Why did thousands of people flee Hong Kong before 1997? What were they afraid of then? Have they forgotten why they left?

Welcome to Hong Kong!

Has anyone been to Vegas? If not, don't fret, the Blueman Group is making a one day only appearance along a special 30km relay Friday afternoon!

It's a good thing I'm already here. I wouldn't want to have sat on a 14 hour flight only to be told I had to get back on and go home.

The Olympics are supposed to be about peaceful competition, blah blah blah, but the Chinese government is sure doing a good job of ruining the whole point of it. People are being blacklisted and turned away at the Hong Kong airport (note: Hong Kong is not supposed to be China, is it?), and 3000 police are being scattered along the relay tomorrow. Is anyone other than the cops actually going to see the torch? They should just hire the Pope-mobile to usher it around all day.

I really wish I had taken the day off work. I still haven't worn my nice new black t-shirt, and with so many people in Hong Kong loving to protest, something is bound to happen tomorrow. A perfect opportunity to use my telephoto lens lost!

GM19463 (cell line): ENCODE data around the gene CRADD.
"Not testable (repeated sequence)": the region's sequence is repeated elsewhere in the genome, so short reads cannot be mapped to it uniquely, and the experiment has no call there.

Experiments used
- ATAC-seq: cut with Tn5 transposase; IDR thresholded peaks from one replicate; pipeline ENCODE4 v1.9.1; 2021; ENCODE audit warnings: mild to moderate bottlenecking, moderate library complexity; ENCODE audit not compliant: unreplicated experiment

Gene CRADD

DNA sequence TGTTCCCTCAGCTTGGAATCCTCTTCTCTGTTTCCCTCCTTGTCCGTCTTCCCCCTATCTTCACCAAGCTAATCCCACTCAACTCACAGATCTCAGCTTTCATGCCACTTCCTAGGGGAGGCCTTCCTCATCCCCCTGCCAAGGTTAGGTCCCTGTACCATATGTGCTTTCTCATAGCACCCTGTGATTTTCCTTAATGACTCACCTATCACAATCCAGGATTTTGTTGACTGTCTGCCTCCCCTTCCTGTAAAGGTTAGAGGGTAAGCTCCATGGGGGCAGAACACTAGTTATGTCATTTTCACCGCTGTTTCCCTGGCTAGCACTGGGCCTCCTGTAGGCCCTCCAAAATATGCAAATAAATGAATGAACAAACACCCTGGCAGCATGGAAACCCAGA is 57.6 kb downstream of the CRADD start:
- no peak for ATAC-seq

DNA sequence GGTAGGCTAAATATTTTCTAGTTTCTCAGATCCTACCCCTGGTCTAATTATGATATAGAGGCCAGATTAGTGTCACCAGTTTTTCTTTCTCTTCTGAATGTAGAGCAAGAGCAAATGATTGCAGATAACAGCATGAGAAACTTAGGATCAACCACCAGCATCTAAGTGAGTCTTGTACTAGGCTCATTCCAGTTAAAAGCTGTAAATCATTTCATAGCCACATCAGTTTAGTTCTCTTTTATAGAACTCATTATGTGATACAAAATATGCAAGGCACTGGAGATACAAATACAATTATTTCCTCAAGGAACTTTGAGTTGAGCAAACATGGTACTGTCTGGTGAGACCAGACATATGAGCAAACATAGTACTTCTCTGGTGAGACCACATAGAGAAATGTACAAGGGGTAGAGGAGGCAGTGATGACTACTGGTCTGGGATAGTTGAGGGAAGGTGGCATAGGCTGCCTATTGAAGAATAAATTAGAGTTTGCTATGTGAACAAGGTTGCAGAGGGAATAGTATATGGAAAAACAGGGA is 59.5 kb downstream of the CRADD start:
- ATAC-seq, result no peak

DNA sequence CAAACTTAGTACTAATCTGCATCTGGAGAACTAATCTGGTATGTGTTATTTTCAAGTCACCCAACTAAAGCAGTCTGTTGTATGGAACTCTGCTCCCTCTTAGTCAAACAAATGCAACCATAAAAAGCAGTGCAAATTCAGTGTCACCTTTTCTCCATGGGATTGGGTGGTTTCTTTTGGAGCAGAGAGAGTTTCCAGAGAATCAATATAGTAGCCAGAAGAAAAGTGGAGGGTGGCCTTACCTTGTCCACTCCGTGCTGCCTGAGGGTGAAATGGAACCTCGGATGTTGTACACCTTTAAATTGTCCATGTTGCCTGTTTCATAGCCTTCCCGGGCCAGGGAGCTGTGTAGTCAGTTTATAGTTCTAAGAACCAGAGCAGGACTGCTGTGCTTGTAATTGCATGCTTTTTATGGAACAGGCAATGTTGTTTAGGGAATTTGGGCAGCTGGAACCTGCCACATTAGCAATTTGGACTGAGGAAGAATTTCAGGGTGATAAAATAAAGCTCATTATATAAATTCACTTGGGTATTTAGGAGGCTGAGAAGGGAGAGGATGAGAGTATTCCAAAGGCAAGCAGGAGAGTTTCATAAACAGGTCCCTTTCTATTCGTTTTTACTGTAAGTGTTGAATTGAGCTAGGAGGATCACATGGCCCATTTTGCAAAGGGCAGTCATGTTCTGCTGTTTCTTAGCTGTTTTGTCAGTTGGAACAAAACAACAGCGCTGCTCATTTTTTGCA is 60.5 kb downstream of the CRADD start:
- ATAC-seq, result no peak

100 days left

Beijing Games Update - Hong Kong Shows Its Hospitality

30.04 - Hong Kong turns away four activists, including a Chinese writer and a Tibetan

In the past couple of days, four human rights activists have been prevented from entering Hong Kong, where the Olympic torch is due to arrive today. Those turned away included Zhang Yu, the general secretary of the Independent China Pen Centre, an writers association, two Canadians from Students for a Free Tibet, Tsering Lama and Kate Woznow, and Free Tibet Campaign press officer Matt Whitticase. They had been expected to give news conferences and meet with journalists to discuss the situation in Tibet.

Whitticase said: “2008 is the year that China is supposed to be opening up to the world in anticipation of the Olympics, but everywhere one looks, China is slamming the door.” The Hong Kong Journalists Association has condemned the decision to deny the activists entry.

29.04 - Danish sculptor denied entry to Hong Kong

Three members of a pro-Tibetan Danish group called “Colour Orange,” who had planned to take part in a demonstration during the Olympic torch relay in Hong Kong on 2 May, were denied entry on arrival yesterday and were put on a flight back to Europe. One of them was Danish sculptor and human rights activist Jens Galschi√łt, the author of a sculpture at Hong Kong university entitled “Pillar of Shame” that marks the 1989 Tiananmen Square massacre. Galschiot, who was to have painted the sculpture during the visit, said: “Hong Kong does not escape the control of Beijing [...] which does not want any criticism during the Olympic torch relay.”

-Reporters Without Borders